“…we had the satisfaction of finding the finest harbour in the world, in which a thousand sail of the line may ride in the most perfect security…”

— Governor Arthur Phillip, 15 May 1788.


Back to the track, after reaching this point (still 3.5 km from Manly) most of the walk is descending or flat. You make your way through Reef Bay and eventually reaching Manly. This section has a very well developed walking infrastructure. We noticed some signs regarding little Penguins in the area, sadly we saw no penguins but now I have in my to-do list a penguin surveillance in Manly.


In Manly, you could grab a bite at any of the thousands of restaurants available in the area, or go to the beach or continue your walk towards Shelly beach through North Head. I’ll definitely do this extension of the walk next time.
Manly also has a very popular wharf station, you could make your way back to the city that way and appreciate the harbour views further, that ferry ride is a touristic must. In our case, our car was parked nearby The Spit bridge, we took a bus back (Route 144 in Manly Stand G) and we were there in 15 minutes (wonderful). Next time I’ll probably do the whole experience with public transport so I don’t have to worry for parking. From the city you just need to get to the Spit using the buses routes E68, E70 or E71 in Wynyard station.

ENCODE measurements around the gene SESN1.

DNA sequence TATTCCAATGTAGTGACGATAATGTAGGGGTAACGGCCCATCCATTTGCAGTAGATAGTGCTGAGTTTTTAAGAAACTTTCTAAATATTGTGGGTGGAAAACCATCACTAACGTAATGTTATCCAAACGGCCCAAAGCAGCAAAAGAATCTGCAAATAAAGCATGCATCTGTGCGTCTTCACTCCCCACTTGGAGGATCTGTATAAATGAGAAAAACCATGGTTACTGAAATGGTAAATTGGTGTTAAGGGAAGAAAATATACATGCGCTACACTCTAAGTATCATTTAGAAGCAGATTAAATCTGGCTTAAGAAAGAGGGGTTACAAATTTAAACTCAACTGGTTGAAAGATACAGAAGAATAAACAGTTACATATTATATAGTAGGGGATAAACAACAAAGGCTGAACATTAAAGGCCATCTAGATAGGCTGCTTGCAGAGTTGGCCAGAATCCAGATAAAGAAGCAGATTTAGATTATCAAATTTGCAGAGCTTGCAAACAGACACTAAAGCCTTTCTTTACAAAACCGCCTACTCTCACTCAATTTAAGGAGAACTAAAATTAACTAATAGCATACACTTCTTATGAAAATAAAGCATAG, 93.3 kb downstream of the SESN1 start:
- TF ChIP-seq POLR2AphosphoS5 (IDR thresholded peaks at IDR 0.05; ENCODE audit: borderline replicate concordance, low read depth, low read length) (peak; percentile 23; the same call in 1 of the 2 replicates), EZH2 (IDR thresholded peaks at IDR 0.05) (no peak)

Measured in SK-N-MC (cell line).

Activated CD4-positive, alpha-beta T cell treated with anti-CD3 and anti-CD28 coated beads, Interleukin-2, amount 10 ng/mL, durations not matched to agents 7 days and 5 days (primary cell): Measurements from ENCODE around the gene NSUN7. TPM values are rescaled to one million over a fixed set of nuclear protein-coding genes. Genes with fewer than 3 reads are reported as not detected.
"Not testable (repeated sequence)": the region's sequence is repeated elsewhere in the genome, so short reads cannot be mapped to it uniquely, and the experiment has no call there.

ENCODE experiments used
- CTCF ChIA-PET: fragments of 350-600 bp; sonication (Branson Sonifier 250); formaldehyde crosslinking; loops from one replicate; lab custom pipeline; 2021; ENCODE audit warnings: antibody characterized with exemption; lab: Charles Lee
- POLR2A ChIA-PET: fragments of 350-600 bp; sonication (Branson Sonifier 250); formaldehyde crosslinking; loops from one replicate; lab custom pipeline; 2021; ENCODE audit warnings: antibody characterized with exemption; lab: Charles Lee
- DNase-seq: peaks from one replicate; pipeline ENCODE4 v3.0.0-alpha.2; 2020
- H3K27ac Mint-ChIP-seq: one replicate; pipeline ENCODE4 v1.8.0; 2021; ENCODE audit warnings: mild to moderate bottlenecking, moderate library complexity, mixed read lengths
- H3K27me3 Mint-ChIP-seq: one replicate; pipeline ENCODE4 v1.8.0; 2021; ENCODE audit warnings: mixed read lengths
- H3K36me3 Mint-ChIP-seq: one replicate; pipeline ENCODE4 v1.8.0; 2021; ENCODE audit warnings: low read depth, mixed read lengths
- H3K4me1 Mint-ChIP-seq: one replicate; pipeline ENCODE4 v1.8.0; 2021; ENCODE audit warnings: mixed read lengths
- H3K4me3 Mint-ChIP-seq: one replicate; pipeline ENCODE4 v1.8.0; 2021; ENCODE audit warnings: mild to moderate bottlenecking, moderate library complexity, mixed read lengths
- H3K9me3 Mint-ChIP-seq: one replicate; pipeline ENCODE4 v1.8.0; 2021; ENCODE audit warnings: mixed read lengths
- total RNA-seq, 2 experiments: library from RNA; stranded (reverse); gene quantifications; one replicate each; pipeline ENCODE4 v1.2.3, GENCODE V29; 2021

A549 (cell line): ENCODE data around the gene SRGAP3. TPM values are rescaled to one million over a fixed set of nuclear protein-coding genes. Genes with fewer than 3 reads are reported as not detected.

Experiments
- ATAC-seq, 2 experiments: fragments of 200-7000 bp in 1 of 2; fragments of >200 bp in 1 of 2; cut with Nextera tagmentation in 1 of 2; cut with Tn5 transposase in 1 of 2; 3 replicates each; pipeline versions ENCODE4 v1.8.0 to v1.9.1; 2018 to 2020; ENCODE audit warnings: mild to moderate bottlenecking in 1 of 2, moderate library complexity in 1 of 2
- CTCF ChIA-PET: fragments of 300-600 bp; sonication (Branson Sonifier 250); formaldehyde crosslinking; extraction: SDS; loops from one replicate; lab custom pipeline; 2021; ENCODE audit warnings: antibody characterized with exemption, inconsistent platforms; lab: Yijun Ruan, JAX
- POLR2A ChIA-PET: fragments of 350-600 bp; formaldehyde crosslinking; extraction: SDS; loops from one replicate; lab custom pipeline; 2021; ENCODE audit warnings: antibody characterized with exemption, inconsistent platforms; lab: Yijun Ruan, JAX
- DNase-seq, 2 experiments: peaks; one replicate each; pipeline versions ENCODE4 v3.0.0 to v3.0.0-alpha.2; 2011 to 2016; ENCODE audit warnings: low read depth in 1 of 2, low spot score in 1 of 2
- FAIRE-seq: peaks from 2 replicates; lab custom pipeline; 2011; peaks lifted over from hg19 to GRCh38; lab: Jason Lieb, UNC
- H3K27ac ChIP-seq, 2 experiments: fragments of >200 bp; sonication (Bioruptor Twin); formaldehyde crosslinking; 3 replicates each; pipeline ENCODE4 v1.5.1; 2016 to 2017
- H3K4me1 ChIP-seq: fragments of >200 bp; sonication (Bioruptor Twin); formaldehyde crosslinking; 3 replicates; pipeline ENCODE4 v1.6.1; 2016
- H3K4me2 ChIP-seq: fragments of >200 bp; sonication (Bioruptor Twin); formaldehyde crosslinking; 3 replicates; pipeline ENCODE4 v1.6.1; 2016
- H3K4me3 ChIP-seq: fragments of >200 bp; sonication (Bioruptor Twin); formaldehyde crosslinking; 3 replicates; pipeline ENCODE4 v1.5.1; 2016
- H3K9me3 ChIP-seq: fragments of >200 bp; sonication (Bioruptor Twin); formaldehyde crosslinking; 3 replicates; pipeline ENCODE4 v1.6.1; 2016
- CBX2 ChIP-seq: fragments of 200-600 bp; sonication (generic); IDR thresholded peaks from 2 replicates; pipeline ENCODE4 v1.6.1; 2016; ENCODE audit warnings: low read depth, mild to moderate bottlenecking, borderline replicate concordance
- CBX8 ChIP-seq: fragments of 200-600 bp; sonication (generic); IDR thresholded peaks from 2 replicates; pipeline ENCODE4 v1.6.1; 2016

Good thing about coastal walks inside the Sydney Metropolitan Area are the endless access options, something a bit trickier for parks outside the city. I would recommend the walk for people in medium fitness levels. It’s not very challenging but it’s gorgeous and the perfect touristic attraction. You get a nice balance of the city mixed with nature.